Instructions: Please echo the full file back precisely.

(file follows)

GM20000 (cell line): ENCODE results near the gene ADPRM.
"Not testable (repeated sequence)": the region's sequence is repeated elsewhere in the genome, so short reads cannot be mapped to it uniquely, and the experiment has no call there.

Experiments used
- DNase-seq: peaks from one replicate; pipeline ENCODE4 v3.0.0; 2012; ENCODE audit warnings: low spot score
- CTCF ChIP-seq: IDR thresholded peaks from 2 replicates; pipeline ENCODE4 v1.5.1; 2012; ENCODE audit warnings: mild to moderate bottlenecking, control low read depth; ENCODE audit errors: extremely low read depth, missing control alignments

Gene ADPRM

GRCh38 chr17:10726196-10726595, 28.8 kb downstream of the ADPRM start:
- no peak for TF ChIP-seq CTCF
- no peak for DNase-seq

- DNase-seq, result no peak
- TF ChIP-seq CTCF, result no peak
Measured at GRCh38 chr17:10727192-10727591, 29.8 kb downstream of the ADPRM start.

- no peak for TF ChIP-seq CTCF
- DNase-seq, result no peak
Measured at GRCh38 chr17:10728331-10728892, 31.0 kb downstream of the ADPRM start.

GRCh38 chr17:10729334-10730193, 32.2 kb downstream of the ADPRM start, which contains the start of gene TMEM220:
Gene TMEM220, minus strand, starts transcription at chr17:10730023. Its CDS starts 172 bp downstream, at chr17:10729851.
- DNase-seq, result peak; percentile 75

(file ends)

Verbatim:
GM20000 (cell line): ENCODE results near the gene ADPRM.
"Not testable (repeated sequence)": the region's sequence is repeated elsewhere in the genome, so short reads cannot be mapped to it uniquely, and the experiment has no call there.

Experiments used
- DNase-seq: peaks from one replicate; pipeline ENCODE4 v3.0.0; 2012; ENCODE audit warnings: low spot score
- CTCF ChIP-seq: IDR thresholded peaks from 2 replicates; pipeline ENCODE4 v1.5.1; 2012; ENCODE audit warnings: mild to moderate bottlenecking, control low read depth; ENCODE audit errors: extremely low read depth, missing control alignments

Gene ADPRM

GRCh38 chr17:10726196-10726595, 28.8 kb downstream of the ADPRM start:
- no peak for TF ChIP-seq CTCF
- no peak for DNase-seq

- DNase-seq, result no peak
- TF ChIP-seq CTCF, result no peak
Measured at GRCh38 chr17:10727192-10727591, 29.8 kb downstream of the ADPRM start.

- no peak for TF ChIP-seq CTCF
- DNase-seq, result no peak
Measured at GRCh38 chr17:10728331-10728892, 31.0 kb downstream of the ADPRM start.

GRCh38 chr17:10729334-10730193, 32.2 kb downstream of the ADPRM start, which contains the start of gene TMEM220:
Gene TMEM220, minus strand, starts transcription at chr17:10730023. Its CDS starts 172 bp downstream, at chr17:10729851.
- DNase-seq, result peak; percentile 75